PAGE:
The Body Moves

It’s supposed to. We’re not designed to be merely talking heads.  Tonight I saw this truth vividly.  I went to the annual recital of Dance London.  There had to be 150 kids and teens, strutting their stuff in 42 (!) performances.

Two years ago I worked with a girl who I’ll call “Jessica”, as a volunteer in her Grade 6 class.  I saw her a few months ago and she invited me to come to the recital.  I said yes right away.  It was a privilege to be there.

The evening started with a video.  A woman founded the studio in 1993, and she was sitting with the current owner.  She wanted to teach dance techniques to the young ones and she wanted them to be happy as they were learning.  No competition among the students.  Everyone treated equally, as I saw tonight.  When there was a group number, everyone had a chance to be at the front of the stage.

I loved the conversation.  Soon there was another one: two moms of young dancers reflected on 25 years ago, when they were the little kids onstage.  Sweet.  And then a third pair of human beings graced the chairs.  They were both under ten, and clearly loved to dance.

Jessica performed in four numbers, surrounded by a variety of colleagues.  I followed her every move, as proud of her grace and commitment as any grandpa would be.  She was in a ballet troupe that floated through a gorgeous piece featuring the rich tones of cello and violin.  The sound system was awesome.  During Jessica’s last dance, there was a moment when she and her partner were at the back of the stage.  Then they strode rhythmically to the front, oozing confidence.

The costumes were brilliant – shining this and flowing that.  My favourites were glittering green and silver dresses for a Roaring Twenties number.  I can’t remember what those dresses are called [now I remember – flapper dresses], but the kids were giving ‘er, and that’s all that mattered.  Oh, the smiles on those faces!

I watched arms extending full out to the side or up to the sky.  There’s something about the body at full stretch that inspires me.  And the choreography!  So seamless and graceful.  Combine that with a driving bass beat sometimes, and there was great joy on the stage, and in the seats.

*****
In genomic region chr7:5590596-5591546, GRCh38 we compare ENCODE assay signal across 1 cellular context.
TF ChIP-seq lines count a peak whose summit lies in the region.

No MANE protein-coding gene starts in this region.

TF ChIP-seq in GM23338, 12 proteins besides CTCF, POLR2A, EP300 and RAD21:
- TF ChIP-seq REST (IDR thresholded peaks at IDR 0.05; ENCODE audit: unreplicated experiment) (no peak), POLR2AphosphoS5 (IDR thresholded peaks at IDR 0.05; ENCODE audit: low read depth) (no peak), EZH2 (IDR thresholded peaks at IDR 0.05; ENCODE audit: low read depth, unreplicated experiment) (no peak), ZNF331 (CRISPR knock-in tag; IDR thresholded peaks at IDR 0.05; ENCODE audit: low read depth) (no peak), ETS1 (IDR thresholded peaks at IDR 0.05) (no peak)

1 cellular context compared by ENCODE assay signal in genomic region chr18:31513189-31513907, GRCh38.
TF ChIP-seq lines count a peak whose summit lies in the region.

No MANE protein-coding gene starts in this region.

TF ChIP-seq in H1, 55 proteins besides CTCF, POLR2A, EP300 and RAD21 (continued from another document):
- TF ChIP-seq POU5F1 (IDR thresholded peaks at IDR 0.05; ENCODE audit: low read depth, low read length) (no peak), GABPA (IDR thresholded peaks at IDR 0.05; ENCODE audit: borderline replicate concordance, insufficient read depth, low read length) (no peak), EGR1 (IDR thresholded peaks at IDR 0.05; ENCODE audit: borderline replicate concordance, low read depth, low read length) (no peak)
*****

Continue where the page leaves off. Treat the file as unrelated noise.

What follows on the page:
Tiny kids had their turn too, often mentored by an adult at the end of the line.  Who cares if some of them were unsure of the steps?  They were out there, fully visible, moving and grooving.

So … this not young body needs to move as well.  A whole bunch of six- to eighteen-year-olds showed me the way.  Happily, we all teach each other.

Dancers

I was off to another local high school this morning, this time to see a dance extravaganza with the Grade 6 kids.  I like the teens but my heart beats most deeply with the 11-year-olds.  There’s an enthusiasm, spontaneity and innocence that captures me.

There must have been fifty dancers onstage at various times.  I loved to see that their heads were up, in contact with life.  I couldn’t tell if they were truly making eye contact with us or if they were focused on the back wall.  No matter … they were engaged.

The auditorium was pretty full when we arrived but there were seats off to the side.  Soon after we sat down, I realized that there were lots of developmentally delayed kids near us.  Excellent.  And they enjoyed the whole show, which had to be at least two hours.  What a great demonstration to our students that everyone needs to be included.

One young lady in the front row often stood up and did her own twirls in response to the performers.  Good for her.  And good for the staff member sitting beside who let her express.  Some teens made occasional spontaneous noises as the dancers danced, and one student seemed to be having breathing problems.  It was all a welcome part of our gathering.

Almost all of the dancers were girls.  There were maybe five boys.  That made me sad.  It was such a great performance that I’m hoping some male elementary students were inspired to join the fun once they show up at high school.  The boys who danced were very expressive.  I imagine it took some courage for them to be up there, given the possibility of razzing from some friends.  Congratulations, guys, for being willing to do what you want to do.

The dance troupe was a celebration of difference – racially, culturally, age, body type and cognitive ability.  None of those distinctions mattered.  I saw a heavier girl take centre stage and do various flips and swirls with grace and strength.  She was a star.

There were so many different costumes … even top hats were on proud display.  The music was all over the map, including Queen’s We Are The Champions.  Many of us in the audience sang along with that one.

What a mass of work it must have been to pull this performance off – the dancers, the stage crew, the lighting crew, the teachers.  I hope each participant left the stage knowing that they had contributed to something big, that they had enthralled many of the elementary kids, and that possibly they had recruited some future Grade 9 students.  They also touched this volunteer who still loves to dance.  Thank you.